I’m stronger than you, she tells it. She draws another breath and speaks the words again: I’m stronger than you. 

She pushes with every bit of strength she has. Stars spark to life against the ash cloud. She screams and hears it as one hears a scream from underwater. She breathes, pushes, ripping open the hidden seams of her flesh. 

I’m stronger than you, she cries. I watched my father die, I watched my mother die, I watched my brother die, I cut through the razor wire, I became an animal, I crawled on my belly through mud and bones, I crossed the Tumen, I was raped, I was filled up with filth, I starved, I became a whore, I became tree branches in the night, I crossed China, I was the ghost in a steel box – and you will not destroy me. 

The black rushes forth from the ash, eating the room, the yin of yin and yang, and she is the spot of brightness within it, ever pushing it back, fighting to maintain this new child’s place, if not her own, amidst the eternal duality of existence. She will invert this gross proportion of death to life, of despair to Hope. She will raise this child in the light of freedom. 

Ye-lim squeezes the railings, her face filling with blood as she strains. They can see the baby, the nurses tell her. You must push, keep pushing! And all present in the room think this frail North Korean girl, mumbling aloud about mud and rape and China, with her wet eyes fixed on some distant place beyond the ceiling, has gone completely mad.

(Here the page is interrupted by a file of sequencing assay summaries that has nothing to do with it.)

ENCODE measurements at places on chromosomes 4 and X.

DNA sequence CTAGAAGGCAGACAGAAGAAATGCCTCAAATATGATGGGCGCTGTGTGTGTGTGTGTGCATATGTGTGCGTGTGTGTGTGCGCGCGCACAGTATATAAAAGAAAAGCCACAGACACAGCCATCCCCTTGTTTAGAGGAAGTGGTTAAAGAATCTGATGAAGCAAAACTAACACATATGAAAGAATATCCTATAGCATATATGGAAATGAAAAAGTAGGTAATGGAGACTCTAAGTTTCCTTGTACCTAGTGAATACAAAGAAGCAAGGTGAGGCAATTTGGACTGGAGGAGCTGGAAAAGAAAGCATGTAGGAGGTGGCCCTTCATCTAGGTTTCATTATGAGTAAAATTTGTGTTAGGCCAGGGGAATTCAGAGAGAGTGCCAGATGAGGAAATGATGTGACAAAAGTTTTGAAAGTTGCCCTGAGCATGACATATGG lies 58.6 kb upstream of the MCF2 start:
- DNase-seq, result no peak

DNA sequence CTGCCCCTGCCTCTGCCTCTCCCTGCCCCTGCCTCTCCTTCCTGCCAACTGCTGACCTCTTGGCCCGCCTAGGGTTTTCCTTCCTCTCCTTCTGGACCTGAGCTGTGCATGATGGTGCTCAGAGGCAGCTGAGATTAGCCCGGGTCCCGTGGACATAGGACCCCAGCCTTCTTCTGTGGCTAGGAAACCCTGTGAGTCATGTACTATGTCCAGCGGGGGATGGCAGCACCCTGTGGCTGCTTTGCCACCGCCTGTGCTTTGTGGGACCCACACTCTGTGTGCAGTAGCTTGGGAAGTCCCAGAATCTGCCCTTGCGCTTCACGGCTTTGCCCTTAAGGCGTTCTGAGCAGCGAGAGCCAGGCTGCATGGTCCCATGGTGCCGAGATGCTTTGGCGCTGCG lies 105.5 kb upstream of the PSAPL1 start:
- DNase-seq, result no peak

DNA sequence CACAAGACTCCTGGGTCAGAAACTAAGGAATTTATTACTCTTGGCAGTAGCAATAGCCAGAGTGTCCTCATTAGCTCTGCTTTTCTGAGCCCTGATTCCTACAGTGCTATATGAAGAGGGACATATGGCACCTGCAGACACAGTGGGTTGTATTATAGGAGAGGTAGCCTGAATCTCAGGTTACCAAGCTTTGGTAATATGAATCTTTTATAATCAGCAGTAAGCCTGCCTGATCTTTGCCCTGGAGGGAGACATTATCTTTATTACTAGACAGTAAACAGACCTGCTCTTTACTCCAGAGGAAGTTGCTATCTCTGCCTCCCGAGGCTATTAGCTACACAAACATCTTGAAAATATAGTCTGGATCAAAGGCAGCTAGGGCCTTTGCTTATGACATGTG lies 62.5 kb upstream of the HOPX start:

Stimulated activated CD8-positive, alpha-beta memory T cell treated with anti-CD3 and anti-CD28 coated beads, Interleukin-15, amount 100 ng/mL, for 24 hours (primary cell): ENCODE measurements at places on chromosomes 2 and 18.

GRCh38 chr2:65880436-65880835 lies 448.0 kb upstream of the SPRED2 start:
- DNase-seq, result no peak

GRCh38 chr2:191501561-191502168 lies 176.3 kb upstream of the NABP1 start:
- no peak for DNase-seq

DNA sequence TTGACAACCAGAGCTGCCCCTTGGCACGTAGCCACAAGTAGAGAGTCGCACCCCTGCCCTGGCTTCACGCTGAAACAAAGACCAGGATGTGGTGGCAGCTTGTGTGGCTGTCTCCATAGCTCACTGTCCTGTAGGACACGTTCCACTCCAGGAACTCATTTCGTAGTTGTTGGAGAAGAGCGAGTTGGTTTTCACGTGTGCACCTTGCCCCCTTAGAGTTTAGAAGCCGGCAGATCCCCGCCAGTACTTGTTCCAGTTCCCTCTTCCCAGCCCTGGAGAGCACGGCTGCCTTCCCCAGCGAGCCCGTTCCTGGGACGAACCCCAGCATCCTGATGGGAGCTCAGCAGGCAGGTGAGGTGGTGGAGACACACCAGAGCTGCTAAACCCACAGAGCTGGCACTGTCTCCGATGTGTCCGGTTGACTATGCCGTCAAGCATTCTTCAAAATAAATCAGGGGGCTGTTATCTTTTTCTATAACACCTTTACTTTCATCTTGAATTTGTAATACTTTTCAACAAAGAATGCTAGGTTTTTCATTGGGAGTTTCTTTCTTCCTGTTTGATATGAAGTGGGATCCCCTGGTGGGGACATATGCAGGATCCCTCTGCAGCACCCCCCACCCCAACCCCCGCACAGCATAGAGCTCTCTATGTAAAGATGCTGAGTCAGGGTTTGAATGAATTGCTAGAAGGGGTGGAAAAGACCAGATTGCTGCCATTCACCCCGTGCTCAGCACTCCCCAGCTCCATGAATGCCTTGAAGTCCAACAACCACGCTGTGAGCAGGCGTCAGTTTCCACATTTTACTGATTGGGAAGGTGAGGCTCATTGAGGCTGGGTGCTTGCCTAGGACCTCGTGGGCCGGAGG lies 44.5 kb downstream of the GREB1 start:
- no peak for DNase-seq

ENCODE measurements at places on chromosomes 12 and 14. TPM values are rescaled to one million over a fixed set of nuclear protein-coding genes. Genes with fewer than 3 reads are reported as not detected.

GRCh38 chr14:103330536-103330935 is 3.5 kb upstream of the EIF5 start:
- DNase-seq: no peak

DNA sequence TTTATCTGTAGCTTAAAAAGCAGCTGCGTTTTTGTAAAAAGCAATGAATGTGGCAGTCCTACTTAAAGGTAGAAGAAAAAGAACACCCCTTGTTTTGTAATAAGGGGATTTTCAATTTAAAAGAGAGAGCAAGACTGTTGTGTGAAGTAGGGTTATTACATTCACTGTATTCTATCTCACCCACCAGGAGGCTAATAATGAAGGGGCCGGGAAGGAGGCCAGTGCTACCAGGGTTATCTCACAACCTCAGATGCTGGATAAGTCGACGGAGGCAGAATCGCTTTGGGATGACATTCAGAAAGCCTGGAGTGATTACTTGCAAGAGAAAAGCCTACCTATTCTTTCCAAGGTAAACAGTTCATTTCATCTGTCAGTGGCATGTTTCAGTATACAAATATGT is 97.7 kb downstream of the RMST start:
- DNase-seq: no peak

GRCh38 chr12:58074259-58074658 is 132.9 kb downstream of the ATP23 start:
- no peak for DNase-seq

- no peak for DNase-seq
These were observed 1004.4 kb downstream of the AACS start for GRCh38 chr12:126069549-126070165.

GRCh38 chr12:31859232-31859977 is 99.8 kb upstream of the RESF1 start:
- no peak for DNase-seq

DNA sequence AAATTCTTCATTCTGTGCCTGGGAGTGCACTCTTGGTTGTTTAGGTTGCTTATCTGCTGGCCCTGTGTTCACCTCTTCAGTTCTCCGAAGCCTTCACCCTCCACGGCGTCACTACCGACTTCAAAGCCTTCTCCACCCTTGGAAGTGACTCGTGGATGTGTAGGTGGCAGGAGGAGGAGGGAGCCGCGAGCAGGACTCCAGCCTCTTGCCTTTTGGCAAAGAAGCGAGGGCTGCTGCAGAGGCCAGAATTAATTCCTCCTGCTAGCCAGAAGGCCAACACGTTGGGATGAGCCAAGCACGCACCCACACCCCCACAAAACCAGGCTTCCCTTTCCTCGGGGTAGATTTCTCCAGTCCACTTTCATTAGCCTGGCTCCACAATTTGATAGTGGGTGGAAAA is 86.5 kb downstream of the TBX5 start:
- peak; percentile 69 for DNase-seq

Push! Push! 

She pushes as hard as she can. There is sudden release. 

The sound of a baby’s wail pierces the thudding in her ears. 

The darkness recedes. 


This story has a happy ending, thinks Ye-lim, if one believes hope and happiness are intertwined. It’s happy if one believes that human beings are meant to forge a better existence for their children than the one they had. 

She names her son Seung-gi, after her brother. She doesn’t see either of her rapists in his face, and when those men appear in her dreams they never have any real features to speak of: they are like clouds of smoke, ever changing but never distinct. Seung-gi’s face is simply that of a child, with her eyes. 

She raises him with all the love she can. She tries not to spoil him. In time, she acquires a secondary school education and finds work, and makes enough money to take care of them both, living in a small city a few hours south of Seoul. She has no close friends. Her North Korean accent is hard to lose, and some are wary of her when they hear it, despite that her face is honest, and her smile, when it appears, is genuine.